May 2015 Post “KonMari Method” Closet Inventory

After downsizing both my clothes and accessories last week using the “KonMari Method,” I thought this would be a good time to do a closet inventory.  The last time I did a closet inventory was about four months ago, on January 23rd, after I had also undertaken a considerable wardrobe purge.   In today’s post, I will share my new wardrobe and accessory numbers.  But first, here’s what my closet looks like today:

My Closet as of May 18, 2015

This is what my closet looks like as of May 18, 2015.

As of my last closet inventory, I decided to start including my entire wardrobe in these updates (with the exception of undergarments and sleepwear).  The reason for the change is that I wanted to place more emphasis on my at-home wardrobe.   Those clothes count and I want to feel just as good in my at-home clothes as I do in what I wear when I’m out and about.

With the January update, I also started including jewelry in my closet inventories.  I had previously written about jewelry separately, back when I was focused on meeting my 2014 pare-down goal (which I met – and then some!).  But now that my jewelry collection is down to a more manageable level, I can look at it in tandem with the rest of my closet pieces.

My Core Wardrobe Numbers – May 2015

Let’s take a look at my new numbers, starting with my “out and about” clothes.   Listed below are all of today’s item numbers for my various wardrobe categories, followed in parentheses by the change since my January 2015 closet inventory:

  • Coats: (-4)
  • Blazers/Jackets: 11  (-2)
  • Cardigans: 12  (-1)
  • Sleeveless Tops & Tanks: 19  (same)
  • Short-Sleeved Tops: 13  (+1)
  • Long-Sleeved Tops: 20  (-5)
  • Jeans:(-2)
  • Pants:(-2)
  • Skirts: 10  (+1)
  • Dresses:  10  (+1)

 Now let’s look at some totals:

  • Tops: 52  (-4)
  • Toppers (coats, jackets, cardigans): 29  (-7)
  • Bottoms (skirts, pants, jeans): 20  (-3)
  • Total Number of “Out and About” Garments (above plus dresses): 111  (-13)

I think this number is still probably at least a little too high.  I’m guessing that 100 items or maybe a little less will end up being my wardrobe “sweet spot.” But we’ll see how things go as I continue with my LIWI challenge and endeavor to buy fewer items (which is still my goal, April lapse notwithstanding!).   Since I only get dressed in “regular clothes” three or four days per week, I really don’t need to have a lot of clothes.  However, as I also wrote in my January inventory update, I don’t want to purge things just for the sake of reaching some arbitrary number. I’m willing to take my time with “right-sizing” my wardrobe for my lifestyle as I let LIWI work its magic.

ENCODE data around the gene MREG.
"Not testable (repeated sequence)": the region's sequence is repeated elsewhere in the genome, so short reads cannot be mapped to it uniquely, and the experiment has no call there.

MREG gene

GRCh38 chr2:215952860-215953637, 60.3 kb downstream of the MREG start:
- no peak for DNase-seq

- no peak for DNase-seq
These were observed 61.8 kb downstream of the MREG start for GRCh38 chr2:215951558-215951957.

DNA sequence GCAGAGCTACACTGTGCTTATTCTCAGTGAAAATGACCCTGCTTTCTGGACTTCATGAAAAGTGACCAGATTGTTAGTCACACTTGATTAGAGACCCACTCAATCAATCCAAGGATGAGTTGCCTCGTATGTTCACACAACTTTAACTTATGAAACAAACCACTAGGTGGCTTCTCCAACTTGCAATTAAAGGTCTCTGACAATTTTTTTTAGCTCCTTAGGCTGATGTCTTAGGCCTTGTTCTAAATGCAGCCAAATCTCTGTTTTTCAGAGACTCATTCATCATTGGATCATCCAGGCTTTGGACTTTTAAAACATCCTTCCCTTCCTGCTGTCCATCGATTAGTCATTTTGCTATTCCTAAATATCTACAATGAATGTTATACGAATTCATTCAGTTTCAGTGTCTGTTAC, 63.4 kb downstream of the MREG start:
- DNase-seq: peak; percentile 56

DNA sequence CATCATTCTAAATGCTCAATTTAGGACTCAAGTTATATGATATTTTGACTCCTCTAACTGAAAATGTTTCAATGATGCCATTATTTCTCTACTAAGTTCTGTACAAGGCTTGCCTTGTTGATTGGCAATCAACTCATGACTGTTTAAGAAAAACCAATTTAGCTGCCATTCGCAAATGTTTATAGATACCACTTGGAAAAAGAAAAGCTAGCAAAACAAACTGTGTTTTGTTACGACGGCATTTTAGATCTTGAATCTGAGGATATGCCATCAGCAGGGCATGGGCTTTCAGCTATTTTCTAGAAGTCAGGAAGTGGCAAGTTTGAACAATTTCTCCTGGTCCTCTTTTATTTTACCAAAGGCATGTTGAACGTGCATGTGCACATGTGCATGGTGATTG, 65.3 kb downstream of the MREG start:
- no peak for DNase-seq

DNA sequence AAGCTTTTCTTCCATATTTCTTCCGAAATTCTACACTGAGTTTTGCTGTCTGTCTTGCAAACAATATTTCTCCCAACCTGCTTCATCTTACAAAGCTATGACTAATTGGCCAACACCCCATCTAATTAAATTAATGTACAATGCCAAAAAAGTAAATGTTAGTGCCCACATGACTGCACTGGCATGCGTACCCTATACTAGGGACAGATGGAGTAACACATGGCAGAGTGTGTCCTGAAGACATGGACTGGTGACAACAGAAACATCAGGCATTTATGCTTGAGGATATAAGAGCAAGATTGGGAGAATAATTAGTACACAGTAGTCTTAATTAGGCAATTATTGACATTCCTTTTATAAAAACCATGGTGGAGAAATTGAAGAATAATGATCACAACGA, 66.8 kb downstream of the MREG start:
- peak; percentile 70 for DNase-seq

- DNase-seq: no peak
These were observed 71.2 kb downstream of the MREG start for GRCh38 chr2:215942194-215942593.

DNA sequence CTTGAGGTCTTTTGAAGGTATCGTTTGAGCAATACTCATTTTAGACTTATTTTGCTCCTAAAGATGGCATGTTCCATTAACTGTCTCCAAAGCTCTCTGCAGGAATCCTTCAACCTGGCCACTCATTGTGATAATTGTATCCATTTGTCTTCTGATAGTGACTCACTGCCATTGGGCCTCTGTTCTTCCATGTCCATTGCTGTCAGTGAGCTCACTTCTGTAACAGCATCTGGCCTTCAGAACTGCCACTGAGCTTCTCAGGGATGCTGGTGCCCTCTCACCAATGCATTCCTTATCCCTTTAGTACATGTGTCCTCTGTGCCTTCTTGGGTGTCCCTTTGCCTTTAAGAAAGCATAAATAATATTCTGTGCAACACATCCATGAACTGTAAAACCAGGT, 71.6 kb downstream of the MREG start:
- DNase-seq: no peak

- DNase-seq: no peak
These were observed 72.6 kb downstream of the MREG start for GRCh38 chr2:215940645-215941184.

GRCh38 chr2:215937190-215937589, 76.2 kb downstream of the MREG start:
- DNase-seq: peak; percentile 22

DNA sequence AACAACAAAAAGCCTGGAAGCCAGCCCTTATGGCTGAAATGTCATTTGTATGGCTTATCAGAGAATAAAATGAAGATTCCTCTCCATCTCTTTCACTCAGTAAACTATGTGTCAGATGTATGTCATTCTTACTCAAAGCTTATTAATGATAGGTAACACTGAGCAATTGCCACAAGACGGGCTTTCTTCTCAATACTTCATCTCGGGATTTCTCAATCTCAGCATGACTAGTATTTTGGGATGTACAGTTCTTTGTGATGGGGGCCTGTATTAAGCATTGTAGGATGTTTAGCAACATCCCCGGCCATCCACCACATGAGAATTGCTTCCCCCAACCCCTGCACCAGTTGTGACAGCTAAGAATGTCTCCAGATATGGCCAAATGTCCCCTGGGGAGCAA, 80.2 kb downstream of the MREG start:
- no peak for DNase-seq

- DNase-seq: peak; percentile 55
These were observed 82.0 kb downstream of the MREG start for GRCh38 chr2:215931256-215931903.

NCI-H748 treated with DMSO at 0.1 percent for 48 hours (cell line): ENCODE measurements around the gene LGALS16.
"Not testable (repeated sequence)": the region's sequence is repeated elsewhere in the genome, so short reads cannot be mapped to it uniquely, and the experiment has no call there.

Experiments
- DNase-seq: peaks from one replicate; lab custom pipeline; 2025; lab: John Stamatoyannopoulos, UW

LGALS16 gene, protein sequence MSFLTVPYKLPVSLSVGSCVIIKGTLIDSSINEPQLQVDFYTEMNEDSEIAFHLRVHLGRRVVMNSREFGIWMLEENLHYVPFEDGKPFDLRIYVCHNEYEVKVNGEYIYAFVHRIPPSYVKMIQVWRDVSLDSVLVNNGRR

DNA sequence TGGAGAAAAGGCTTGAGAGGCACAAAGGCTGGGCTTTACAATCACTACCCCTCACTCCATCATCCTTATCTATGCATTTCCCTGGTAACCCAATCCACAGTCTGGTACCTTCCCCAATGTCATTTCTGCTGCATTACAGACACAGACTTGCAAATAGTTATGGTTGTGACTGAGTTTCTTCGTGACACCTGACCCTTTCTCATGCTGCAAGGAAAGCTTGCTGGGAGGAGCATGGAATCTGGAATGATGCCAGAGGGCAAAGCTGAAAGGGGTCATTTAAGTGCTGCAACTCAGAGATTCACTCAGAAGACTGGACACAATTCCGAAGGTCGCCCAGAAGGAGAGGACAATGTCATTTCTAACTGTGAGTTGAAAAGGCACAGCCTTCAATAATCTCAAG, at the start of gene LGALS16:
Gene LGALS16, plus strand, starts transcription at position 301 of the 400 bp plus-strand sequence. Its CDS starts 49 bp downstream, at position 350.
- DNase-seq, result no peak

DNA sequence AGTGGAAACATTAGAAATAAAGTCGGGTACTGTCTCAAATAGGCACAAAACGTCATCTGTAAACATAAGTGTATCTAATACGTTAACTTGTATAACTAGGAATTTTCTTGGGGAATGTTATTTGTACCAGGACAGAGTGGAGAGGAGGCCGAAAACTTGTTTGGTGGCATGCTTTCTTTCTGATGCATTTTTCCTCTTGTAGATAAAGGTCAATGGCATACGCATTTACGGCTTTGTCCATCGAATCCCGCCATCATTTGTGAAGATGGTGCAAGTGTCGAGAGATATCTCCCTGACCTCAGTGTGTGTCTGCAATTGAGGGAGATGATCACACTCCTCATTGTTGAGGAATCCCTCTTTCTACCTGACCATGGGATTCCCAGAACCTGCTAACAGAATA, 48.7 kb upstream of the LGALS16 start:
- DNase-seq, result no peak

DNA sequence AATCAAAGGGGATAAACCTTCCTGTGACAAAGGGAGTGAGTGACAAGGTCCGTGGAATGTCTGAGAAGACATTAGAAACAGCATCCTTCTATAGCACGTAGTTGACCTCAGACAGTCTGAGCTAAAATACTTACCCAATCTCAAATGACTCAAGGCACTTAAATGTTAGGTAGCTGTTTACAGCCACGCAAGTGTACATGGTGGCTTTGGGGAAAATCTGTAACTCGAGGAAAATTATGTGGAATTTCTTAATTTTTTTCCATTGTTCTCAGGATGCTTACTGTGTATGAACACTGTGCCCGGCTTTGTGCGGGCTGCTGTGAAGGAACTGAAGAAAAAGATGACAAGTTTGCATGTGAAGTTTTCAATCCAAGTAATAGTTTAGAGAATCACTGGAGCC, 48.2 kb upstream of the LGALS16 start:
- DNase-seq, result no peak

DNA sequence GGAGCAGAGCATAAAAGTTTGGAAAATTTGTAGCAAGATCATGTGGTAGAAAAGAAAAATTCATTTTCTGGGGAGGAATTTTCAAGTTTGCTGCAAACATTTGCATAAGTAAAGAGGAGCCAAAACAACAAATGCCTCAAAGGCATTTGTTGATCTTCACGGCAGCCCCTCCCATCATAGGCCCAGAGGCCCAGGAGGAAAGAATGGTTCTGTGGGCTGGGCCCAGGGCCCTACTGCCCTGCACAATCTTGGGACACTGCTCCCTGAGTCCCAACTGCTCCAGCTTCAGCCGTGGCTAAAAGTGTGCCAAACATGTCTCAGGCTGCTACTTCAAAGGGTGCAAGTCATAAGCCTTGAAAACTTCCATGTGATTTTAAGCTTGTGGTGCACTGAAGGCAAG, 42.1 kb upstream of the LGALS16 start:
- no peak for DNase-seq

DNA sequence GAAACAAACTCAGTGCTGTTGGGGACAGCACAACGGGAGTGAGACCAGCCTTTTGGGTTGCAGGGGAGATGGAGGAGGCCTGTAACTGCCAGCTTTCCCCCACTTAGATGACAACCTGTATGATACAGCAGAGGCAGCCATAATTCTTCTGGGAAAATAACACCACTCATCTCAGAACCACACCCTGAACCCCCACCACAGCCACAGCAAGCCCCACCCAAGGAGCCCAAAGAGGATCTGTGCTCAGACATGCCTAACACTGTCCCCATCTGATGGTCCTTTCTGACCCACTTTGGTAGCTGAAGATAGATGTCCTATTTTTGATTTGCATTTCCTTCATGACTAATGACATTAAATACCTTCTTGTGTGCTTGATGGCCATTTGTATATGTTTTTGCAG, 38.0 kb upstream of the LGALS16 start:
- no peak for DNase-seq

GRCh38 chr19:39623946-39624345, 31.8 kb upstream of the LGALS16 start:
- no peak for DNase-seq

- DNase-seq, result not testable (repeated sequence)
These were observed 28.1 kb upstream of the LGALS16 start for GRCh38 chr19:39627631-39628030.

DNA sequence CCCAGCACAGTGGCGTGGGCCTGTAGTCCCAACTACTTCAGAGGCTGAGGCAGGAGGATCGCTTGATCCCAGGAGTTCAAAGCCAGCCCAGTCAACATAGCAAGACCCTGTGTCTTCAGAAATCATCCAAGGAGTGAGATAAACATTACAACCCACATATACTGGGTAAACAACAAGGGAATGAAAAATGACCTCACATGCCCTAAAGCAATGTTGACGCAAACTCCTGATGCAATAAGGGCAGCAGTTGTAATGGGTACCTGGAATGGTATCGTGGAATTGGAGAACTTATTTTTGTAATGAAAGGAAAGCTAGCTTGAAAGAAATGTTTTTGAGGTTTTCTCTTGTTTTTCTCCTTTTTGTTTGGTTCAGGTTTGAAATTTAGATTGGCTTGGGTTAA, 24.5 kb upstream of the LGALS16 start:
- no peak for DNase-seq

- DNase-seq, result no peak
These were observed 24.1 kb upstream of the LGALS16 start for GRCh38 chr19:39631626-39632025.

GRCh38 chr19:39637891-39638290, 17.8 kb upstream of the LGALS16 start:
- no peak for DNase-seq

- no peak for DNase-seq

Workout and Lounge Wear

Here’s what I have today in my workout/lounge wear wardrobe:

  • Casual Jackets (worn on walks and to the gym): 6  (same)
  • Lounge Jackets (worn only at home): 1  (same)
  • Long-Sleeved Tops: 4  (-1)
  • Short-Sleeved Tops: 11  (-5)
  • Long Pants:(+1)
  • Capri Pants:(same)

Here are my workout and lounge wear totals and how they compare to my January numbers:

  • Tops: 15  (-6)
  • Bottoms: 12  (+1)
  • Toppers: 7  (same)
  • Grand Total: 34  (-5)

I think the size of my lounge wear wardrobe is pretty right on.   I’ve been wearing more of my “regular” tops at home, so there’s a lot more cross-over going on between my two wardrobes.   This area of my closet may increase a bit in the coming months, but I don’t see it changing all that much.  My main focus will be on downsizing my “out and about” wardrobe and making sure that all of my clothes better suit my lifestyle.

Total Number of Clothes

So my total number of clothes at this point is 145, which is down 18 items from my last closet inventory.  That doesn’t represent a very large decrease, but I’m moving in the right direction. Also, I feel that my wardrobe is now better meeting my needs. Most of the new items I’ve brought in are more in line with my personal style, which I’ve been working to re-define over the past year.

I still think that 145 items of clothing is too high for my life.  However, I am okay with letting the number decrease gradually over time through LIWI, general attrition, and periodic closet culling sessions. I will likely revisit the “KonMari” process again before the year is over, so that will help as well.

The Accessories

Now it’s time to look at how many accessories I have in my wardrobe, including shoes, scarves, purses, belts, and hats (I’ll cover jewelry in the next section).   Here are my current numbers:

  • Standard Shoes: 26 (-2) 
  • Other Shoes: (-1) – includes athletic shoes and shoes I wear only at home